Our Top Fashion Stories of 2014

It’s been a year full of almost-fashionable wearables, weird underwear, and perfectly tailored jeans.

2014 was quite the year for fashion. It was a year in which fashion designers finally seemed poised to break into the wearable technology market–albeit a little clumsily. It was a year in which iconic early 2000s brands like Juicy Couture and Crocs stumbled mightily, and perfectly tailored jeans and bras came within the grasp of the average woman, with a little help from big data. It was a year in which U.S. Olympic uniforms revealed basic design flaws, comfortable clothing became a posture corrector, and a T-shirt designer used Comic Sans to greater effect than possibly ever before. Here’s a look back at some of our most popular fashion stories of the year.


Fashion Designers Are Finally Getting Serious About Wearable Devices
The major issue facing wearables these days is, no one actually wants to wear them. No one wants to look like a Glass-hole. But with fashion designers like Tory Burch and Opening Ceremony making their way into the wearables space, there might finally be a reason to slap on an activity tracker–because it looks great.

Celine Grouard for Fast Company

…Except They Haven’t Quite Nailed It Yet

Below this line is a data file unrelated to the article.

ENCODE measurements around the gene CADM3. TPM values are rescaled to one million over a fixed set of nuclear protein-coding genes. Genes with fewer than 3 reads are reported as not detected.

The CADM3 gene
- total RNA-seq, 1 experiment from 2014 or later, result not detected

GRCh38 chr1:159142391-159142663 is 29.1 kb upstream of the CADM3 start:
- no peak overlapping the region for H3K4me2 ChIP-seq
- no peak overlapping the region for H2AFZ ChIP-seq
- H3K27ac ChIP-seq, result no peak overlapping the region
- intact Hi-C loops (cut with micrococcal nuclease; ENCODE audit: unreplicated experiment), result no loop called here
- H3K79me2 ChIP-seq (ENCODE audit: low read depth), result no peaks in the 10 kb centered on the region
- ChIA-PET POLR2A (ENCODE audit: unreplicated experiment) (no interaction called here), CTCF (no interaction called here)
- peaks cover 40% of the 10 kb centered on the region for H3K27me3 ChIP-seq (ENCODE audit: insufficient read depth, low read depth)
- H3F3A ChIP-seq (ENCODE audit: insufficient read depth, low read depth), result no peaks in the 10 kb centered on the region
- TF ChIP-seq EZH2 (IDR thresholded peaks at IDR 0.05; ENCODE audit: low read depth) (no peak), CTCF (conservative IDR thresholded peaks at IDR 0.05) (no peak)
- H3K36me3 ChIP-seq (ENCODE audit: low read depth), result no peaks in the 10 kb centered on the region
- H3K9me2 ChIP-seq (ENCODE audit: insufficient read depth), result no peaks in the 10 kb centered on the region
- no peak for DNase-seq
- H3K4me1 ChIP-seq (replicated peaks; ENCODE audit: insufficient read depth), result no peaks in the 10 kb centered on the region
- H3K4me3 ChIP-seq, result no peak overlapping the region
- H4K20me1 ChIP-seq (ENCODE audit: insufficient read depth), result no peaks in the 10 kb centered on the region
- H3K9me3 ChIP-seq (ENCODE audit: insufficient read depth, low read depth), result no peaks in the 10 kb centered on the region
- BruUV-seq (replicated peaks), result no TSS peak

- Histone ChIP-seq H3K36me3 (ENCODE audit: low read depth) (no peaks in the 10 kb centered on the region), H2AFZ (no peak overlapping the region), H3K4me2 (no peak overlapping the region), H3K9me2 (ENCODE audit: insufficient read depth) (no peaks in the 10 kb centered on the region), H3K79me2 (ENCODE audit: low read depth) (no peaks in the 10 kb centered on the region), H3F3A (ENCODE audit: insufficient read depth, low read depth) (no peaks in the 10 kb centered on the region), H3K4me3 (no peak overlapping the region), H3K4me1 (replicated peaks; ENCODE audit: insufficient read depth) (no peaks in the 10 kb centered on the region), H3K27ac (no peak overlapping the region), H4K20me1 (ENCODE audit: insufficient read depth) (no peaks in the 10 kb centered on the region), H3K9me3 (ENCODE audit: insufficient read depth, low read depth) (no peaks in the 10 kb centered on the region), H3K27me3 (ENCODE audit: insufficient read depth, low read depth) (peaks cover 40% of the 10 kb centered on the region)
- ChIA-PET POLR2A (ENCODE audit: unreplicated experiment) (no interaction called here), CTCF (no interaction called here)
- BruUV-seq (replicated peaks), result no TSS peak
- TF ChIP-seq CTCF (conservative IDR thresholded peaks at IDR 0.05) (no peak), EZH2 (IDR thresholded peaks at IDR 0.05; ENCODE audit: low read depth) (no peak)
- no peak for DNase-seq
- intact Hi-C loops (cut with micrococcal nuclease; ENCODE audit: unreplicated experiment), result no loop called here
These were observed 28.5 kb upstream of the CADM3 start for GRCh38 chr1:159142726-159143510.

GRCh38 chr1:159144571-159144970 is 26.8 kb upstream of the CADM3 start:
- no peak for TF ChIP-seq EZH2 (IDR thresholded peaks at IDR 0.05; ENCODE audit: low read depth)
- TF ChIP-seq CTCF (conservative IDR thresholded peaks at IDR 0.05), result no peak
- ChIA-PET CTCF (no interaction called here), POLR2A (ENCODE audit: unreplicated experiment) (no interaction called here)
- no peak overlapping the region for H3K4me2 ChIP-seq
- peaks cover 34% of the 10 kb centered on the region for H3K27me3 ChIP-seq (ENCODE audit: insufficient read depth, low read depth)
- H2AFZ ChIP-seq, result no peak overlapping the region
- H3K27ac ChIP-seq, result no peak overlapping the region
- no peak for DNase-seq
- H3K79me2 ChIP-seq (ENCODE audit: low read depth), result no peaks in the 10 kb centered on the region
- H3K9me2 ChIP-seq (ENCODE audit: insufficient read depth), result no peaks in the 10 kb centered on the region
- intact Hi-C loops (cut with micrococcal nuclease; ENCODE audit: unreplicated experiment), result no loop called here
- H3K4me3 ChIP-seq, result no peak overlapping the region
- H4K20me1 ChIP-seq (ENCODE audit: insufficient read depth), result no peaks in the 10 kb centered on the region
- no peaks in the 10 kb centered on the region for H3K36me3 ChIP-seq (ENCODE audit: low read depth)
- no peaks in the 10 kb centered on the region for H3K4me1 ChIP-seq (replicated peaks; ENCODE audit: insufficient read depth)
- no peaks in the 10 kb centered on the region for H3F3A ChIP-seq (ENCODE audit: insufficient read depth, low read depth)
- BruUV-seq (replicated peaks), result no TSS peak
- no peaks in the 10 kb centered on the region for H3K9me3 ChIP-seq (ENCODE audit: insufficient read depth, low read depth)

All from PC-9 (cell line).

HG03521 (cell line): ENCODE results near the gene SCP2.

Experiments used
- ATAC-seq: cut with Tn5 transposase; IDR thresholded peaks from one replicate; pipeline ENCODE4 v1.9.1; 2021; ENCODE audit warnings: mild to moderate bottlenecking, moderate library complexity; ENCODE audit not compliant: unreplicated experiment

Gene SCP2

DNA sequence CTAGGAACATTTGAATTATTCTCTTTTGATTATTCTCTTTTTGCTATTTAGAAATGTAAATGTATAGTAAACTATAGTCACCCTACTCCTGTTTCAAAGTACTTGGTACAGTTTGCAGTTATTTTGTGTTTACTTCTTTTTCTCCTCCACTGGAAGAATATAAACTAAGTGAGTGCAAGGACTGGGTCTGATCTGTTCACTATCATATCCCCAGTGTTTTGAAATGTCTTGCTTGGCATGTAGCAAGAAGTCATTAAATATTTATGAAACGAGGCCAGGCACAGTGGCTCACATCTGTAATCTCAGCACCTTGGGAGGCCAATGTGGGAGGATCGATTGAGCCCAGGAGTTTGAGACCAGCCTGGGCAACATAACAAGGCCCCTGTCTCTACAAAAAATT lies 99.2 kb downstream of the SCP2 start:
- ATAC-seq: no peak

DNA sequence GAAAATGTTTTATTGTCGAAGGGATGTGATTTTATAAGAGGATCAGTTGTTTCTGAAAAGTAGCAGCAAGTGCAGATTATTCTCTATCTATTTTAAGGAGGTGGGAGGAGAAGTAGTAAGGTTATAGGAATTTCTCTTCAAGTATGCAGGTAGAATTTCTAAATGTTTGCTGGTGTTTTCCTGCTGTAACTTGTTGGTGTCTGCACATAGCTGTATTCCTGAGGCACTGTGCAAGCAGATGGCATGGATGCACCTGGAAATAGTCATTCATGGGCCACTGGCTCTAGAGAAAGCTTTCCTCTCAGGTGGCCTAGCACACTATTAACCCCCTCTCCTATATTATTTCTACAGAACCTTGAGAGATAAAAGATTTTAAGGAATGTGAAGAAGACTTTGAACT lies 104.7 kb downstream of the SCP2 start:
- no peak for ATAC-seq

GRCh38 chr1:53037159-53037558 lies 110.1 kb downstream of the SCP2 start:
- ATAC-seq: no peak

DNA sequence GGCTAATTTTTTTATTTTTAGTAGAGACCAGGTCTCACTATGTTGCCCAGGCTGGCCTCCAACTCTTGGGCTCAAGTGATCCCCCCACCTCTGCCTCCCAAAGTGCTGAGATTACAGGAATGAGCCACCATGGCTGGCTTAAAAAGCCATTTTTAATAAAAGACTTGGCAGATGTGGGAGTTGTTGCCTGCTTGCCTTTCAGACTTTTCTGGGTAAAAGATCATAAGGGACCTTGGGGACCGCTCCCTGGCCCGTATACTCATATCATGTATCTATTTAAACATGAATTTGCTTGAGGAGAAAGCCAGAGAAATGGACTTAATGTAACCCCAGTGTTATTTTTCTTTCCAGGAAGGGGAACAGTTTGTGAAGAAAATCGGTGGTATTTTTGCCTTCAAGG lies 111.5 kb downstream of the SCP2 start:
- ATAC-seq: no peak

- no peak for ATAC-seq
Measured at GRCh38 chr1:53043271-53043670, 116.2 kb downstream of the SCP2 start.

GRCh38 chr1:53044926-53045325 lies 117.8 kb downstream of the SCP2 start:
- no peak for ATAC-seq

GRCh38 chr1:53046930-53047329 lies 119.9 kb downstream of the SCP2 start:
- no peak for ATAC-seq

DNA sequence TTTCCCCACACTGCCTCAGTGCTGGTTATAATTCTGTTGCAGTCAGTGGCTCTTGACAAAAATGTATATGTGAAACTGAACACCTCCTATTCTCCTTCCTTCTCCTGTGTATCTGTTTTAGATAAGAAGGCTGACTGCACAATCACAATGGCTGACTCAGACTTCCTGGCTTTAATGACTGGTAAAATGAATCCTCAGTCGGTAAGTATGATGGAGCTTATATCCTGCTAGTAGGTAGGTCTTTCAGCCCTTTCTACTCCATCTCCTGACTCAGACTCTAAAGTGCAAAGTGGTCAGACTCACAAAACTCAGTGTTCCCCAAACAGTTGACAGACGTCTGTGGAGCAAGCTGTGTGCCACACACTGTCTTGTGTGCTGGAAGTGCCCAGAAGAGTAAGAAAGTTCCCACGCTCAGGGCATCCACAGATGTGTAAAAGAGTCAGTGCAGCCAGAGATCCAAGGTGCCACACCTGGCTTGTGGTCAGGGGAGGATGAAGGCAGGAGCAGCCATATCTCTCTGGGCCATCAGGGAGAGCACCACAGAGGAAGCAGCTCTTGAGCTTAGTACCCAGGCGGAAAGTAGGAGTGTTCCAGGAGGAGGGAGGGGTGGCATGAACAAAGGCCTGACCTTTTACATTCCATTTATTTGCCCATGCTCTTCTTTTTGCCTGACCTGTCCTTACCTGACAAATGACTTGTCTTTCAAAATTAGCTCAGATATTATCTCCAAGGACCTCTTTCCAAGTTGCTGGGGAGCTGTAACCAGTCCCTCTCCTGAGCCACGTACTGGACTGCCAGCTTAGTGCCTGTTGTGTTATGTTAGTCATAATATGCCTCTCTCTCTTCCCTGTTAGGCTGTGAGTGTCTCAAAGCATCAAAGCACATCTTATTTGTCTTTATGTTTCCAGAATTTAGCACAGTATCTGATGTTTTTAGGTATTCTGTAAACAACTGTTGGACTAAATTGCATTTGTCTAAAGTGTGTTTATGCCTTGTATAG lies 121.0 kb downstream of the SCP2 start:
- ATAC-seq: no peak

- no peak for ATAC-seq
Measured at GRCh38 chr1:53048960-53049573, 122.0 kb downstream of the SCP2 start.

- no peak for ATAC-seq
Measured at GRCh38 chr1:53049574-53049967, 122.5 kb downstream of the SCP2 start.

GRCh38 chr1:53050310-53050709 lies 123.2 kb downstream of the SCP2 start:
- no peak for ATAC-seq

When intrepid Fast Company reporter Sarah Kessler tried to don as many wearables as possible, she found that technology and fashion still haven’t found a way to totally mesh. Despite her best efforts–wearing a 3-D printed transit pass ring, a UV sensor wristband, a watch-shaped activity tracker, and a pendant that triggers fake calls–she never found a product that could please both the techno-savvy and the fashion-forward. And without both fashion and function, why bother to keep charging that device?

But Opening Ceremony Might Be The First To Get It Right
In November, Opening Ceremony unveiled My Intelligent Communication Accessory (MICA), one of the first truly glamorous wearables. Adorned with semi-precious stones, pearls, and obsidian, it sends and receives texts, provides Gmail and Google Calendar notifications, and allows you to access your Facebook events. “We wanted to create a jewelry piece, not a tech jewelry piece, focusing on style first. Something people would be really proud to wear,” Opening Ceremony designer Humberto Leon says. “We purposely positioned the screen on the inside of the wrist, so the piece doesn’t just scream ‘tech.'”


Fashion for the 99%, Finally
Former Mozilla designer Crystal Beasley wants to create the Warby Parker of jeans. After a successfully funded Kickstarter, Qcut aims to ship made-to-order jeans straight to your door, promising they’ll fit better than the 17 million pairs of designer jeans you tried on in the store. Using a woman’s height, weight, bra size, and foot size, Beasley plans to create a custom fit out of 400 possible jean sizes. Any woman who’s ever realized she’s a size 2 in one store and a size 8 just across the mall should be on board.

Bring On The Power Jeans
Great fashion is generally reserved for those rare people whose bodies are shaped like sticks, but Barbell Denim is determined to make jeans for a demographic rarely considered runway-ready: athletes. Designed by a group of weight lifters, snowboarders, and rock climbers, they’re made for muscles–bulky calves, sport-ready quads, and powerful butts. Or anyone else who wants a little more flex in their denim.